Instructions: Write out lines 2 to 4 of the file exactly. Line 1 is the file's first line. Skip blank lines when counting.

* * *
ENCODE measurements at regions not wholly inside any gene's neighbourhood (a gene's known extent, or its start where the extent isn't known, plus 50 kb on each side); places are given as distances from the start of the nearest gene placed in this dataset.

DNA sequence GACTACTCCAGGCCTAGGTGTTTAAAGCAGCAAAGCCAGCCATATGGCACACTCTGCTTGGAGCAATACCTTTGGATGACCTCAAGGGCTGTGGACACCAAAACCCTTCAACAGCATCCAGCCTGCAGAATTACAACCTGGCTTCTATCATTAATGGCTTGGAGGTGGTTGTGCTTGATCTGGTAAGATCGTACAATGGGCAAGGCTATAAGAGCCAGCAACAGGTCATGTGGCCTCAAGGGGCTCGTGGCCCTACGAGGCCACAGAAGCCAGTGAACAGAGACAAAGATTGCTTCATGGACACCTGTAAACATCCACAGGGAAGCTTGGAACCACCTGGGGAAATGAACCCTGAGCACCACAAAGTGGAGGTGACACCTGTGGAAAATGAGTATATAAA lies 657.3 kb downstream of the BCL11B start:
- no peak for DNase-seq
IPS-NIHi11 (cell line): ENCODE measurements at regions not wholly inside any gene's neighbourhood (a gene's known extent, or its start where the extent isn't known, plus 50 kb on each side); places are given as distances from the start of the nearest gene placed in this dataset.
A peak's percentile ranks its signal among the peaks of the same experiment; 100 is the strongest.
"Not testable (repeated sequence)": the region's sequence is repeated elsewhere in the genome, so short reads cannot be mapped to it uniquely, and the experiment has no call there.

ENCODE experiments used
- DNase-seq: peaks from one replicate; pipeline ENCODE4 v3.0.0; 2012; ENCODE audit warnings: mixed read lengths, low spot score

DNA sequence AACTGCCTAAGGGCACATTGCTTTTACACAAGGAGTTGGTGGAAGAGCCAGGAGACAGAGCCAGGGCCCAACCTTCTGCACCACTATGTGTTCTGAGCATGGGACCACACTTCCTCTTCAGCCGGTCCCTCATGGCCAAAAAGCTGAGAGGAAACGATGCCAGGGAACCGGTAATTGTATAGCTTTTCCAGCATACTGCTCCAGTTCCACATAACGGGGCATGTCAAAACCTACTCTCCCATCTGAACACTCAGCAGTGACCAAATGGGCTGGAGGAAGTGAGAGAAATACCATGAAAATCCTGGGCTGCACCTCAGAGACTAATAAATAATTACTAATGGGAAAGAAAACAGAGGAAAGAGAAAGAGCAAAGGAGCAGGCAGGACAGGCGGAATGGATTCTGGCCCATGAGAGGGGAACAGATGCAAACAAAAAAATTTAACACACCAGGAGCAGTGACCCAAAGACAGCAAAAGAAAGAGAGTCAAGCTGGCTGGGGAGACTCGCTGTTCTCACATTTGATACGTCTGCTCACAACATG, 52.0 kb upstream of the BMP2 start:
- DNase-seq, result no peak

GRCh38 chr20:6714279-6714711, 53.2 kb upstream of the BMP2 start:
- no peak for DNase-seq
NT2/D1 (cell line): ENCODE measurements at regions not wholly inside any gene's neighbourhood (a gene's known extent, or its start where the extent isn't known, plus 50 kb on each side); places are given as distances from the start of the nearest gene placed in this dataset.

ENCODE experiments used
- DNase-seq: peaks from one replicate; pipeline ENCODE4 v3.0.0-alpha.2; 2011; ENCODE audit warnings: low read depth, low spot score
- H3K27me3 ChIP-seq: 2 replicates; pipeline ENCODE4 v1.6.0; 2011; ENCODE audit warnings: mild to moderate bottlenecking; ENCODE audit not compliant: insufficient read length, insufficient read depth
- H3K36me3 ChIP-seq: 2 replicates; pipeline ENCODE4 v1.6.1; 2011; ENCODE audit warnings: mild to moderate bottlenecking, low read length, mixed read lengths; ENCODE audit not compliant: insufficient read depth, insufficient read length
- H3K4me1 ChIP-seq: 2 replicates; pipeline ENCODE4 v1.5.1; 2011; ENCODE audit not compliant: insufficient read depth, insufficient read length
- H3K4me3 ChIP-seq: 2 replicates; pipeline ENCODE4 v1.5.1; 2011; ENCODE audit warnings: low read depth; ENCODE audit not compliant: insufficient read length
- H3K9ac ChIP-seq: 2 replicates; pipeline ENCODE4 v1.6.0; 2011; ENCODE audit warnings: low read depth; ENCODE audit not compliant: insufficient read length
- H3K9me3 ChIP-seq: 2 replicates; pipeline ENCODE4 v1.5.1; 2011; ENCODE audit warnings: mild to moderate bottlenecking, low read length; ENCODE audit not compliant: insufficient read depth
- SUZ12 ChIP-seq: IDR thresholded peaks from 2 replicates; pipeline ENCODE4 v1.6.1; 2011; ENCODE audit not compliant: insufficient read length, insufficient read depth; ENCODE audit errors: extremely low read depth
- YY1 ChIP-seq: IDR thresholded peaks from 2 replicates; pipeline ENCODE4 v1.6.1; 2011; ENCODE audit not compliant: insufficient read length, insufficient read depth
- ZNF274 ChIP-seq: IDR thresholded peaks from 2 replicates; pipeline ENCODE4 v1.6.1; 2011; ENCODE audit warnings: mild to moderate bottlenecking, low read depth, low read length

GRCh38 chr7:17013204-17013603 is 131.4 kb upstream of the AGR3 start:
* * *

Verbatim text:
DNA sequence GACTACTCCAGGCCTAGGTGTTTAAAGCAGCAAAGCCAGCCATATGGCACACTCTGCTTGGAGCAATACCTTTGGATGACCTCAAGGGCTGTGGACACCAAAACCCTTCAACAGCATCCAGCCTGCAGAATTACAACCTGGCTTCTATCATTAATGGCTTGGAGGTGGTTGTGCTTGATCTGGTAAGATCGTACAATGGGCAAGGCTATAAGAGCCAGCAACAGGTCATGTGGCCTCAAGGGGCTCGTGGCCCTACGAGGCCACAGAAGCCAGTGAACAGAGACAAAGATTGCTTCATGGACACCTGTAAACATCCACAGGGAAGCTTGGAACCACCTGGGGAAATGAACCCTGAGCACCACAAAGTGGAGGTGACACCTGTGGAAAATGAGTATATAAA lies 657.3 kb downstream of the BCL11B start:
- no peak for DNase-seq
IPS-NIHi11 (cell line): ENCODE measurements at regions not wholly inside any gene's neighbourhood (a gene's known extent, or its start where the extent isn't known, plus 50 kb on each side); places are given as distances from the start of the nearest gene placed in this dataset.